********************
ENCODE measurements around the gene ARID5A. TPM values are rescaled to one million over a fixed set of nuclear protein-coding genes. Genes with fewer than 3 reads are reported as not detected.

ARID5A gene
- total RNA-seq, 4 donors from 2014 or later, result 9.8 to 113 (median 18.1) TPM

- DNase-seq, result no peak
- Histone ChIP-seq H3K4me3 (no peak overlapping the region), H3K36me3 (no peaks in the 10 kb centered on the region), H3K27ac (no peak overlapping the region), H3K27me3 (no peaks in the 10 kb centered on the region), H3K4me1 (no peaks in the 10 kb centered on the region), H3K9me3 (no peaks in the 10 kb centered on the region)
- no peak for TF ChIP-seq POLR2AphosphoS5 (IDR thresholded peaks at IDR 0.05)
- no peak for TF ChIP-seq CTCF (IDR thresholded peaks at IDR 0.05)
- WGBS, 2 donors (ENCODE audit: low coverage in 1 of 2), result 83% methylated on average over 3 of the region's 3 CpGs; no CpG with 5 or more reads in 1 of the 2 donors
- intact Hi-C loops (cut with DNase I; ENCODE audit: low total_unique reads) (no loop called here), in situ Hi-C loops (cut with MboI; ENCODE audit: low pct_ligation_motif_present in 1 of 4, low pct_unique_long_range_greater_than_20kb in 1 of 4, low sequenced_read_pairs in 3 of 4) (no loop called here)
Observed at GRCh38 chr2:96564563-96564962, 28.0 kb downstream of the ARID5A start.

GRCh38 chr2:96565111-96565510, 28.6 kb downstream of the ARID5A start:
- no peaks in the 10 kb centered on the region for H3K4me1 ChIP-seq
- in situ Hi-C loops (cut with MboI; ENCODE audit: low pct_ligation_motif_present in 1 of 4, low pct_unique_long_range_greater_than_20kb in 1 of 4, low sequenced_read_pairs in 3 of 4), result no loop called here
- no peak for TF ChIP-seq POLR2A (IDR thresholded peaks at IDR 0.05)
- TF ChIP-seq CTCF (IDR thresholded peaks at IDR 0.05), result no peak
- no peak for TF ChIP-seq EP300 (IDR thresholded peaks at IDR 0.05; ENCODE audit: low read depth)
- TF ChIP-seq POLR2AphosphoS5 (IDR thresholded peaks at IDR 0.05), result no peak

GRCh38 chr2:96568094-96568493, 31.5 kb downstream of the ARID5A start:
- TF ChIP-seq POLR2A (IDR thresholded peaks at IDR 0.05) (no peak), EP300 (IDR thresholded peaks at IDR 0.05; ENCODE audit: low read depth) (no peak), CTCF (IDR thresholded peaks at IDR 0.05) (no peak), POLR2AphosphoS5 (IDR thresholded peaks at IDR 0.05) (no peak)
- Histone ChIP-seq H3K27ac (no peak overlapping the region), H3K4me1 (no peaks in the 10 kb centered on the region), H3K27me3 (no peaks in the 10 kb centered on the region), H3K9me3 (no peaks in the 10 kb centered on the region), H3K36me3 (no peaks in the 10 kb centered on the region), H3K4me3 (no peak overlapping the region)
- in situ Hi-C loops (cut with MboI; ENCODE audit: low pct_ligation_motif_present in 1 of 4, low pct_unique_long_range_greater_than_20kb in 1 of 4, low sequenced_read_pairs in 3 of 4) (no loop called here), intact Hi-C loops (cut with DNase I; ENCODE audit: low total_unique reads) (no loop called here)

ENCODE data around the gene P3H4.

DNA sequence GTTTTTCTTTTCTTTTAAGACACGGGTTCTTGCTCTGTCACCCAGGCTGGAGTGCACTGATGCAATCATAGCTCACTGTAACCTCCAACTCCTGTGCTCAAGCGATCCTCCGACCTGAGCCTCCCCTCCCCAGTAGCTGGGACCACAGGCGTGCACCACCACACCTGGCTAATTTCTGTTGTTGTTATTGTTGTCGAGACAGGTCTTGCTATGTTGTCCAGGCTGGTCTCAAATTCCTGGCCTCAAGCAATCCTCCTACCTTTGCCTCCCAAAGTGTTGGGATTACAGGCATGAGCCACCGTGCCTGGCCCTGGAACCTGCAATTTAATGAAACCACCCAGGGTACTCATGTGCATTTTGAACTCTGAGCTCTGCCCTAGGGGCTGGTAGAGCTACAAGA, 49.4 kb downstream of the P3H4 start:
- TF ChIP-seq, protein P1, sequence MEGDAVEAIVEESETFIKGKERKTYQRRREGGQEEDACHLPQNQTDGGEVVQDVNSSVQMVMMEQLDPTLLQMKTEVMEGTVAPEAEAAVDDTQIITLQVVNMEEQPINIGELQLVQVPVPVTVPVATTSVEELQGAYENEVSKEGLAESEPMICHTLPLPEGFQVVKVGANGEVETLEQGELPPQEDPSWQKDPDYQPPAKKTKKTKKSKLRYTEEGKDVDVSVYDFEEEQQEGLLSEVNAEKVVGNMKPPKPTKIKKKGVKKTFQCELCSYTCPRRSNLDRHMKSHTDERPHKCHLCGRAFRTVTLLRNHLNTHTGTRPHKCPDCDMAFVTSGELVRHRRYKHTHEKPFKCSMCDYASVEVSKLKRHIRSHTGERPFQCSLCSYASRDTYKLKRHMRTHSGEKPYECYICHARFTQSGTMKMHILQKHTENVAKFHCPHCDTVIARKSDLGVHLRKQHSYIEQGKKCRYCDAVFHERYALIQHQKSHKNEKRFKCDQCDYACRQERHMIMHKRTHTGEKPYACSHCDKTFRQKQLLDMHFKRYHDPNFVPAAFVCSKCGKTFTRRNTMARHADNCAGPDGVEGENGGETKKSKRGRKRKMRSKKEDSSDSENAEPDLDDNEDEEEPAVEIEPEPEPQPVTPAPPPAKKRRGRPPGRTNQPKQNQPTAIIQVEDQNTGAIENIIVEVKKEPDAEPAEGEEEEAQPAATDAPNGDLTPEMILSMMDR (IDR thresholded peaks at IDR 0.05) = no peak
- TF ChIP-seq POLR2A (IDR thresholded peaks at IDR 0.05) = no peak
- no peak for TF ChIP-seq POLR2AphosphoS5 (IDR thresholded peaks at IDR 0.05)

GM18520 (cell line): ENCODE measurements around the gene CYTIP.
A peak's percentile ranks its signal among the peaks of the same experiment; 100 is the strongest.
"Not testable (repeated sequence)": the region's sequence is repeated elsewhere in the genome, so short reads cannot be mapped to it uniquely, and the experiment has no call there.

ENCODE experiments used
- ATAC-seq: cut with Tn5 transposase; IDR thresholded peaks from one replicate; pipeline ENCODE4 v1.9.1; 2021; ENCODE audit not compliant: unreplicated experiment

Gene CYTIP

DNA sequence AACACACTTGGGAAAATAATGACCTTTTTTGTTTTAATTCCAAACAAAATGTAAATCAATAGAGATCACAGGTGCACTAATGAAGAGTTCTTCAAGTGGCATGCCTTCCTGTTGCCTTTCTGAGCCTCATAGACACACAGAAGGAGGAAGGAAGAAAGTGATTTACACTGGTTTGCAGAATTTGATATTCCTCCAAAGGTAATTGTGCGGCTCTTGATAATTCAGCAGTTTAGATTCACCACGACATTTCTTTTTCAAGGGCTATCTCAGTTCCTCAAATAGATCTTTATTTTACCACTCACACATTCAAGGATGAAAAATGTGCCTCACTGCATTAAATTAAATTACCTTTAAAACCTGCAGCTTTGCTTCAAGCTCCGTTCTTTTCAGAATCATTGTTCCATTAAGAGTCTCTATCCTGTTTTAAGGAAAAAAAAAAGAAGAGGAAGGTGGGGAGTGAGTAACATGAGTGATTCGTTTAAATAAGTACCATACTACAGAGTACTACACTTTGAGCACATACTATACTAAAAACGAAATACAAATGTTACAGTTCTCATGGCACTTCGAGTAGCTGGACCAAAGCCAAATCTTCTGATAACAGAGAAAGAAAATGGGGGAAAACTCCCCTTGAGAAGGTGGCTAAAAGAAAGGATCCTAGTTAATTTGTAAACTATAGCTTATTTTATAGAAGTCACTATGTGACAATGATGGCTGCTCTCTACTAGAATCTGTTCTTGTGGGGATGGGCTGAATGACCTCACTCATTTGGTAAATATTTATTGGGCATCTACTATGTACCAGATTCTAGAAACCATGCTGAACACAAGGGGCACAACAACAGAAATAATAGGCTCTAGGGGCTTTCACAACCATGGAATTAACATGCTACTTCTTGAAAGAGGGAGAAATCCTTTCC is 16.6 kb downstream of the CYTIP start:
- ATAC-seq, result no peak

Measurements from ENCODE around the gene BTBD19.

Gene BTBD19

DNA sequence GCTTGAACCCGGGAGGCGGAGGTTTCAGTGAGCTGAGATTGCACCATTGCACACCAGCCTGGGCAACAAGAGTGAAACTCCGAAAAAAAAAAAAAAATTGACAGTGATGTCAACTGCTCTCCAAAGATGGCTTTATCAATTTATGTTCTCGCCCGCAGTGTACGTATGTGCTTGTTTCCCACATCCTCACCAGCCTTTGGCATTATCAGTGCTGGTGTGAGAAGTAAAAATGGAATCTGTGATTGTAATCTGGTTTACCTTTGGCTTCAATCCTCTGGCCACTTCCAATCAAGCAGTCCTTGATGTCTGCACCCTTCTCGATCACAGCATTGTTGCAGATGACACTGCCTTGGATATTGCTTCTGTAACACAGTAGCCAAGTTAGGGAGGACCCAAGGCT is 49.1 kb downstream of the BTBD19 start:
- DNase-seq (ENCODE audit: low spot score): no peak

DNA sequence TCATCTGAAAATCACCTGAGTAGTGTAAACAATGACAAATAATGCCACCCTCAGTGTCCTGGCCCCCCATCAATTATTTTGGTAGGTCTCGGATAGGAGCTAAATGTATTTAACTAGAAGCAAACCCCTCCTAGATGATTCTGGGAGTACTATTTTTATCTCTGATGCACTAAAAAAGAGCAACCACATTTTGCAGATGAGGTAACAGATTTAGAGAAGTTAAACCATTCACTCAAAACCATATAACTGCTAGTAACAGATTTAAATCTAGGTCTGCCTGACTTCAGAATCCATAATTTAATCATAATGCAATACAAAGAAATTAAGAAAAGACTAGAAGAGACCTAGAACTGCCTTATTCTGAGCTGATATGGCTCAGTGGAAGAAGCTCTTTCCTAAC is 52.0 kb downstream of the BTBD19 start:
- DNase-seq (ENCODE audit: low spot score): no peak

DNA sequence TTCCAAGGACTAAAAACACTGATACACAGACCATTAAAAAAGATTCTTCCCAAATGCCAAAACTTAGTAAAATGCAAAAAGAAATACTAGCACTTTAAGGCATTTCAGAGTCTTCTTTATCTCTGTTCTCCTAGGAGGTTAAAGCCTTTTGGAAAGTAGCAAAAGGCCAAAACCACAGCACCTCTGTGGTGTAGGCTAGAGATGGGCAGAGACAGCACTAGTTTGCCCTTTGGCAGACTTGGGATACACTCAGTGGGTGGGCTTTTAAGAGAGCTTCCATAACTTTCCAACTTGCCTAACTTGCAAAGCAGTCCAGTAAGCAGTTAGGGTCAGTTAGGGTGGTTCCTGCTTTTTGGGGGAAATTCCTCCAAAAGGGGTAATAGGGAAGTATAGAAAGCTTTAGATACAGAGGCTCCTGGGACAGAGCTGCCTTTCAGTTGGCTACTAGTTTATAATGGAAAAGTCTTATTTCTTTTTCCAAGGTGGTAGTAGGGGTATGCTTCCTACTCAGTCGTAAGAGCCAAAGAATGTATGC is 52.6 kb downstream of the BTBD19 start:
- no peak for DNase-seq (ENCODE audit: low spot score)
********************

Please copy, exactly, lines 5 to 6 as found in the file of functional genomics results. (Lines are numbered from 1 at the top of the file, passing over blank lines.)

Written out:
- Histone ChIP-seq H3K4me3 (no peak overlapping the region), H3K36me3 (no peaks in the 10 kb centered on the region), H3K27ac (no peak overlapping the region), H3K27me3 (no peaks in the 10 kb centered on the region), H3K4me1 (no peaks in the 10 kb centered on the region), H3K9me3 (no peaks in the 10 kb centered on the region)
- no peak for TF ChIP-seq POLR2AphosphoS5 (IDR thresholded peaks at IDR 0.05)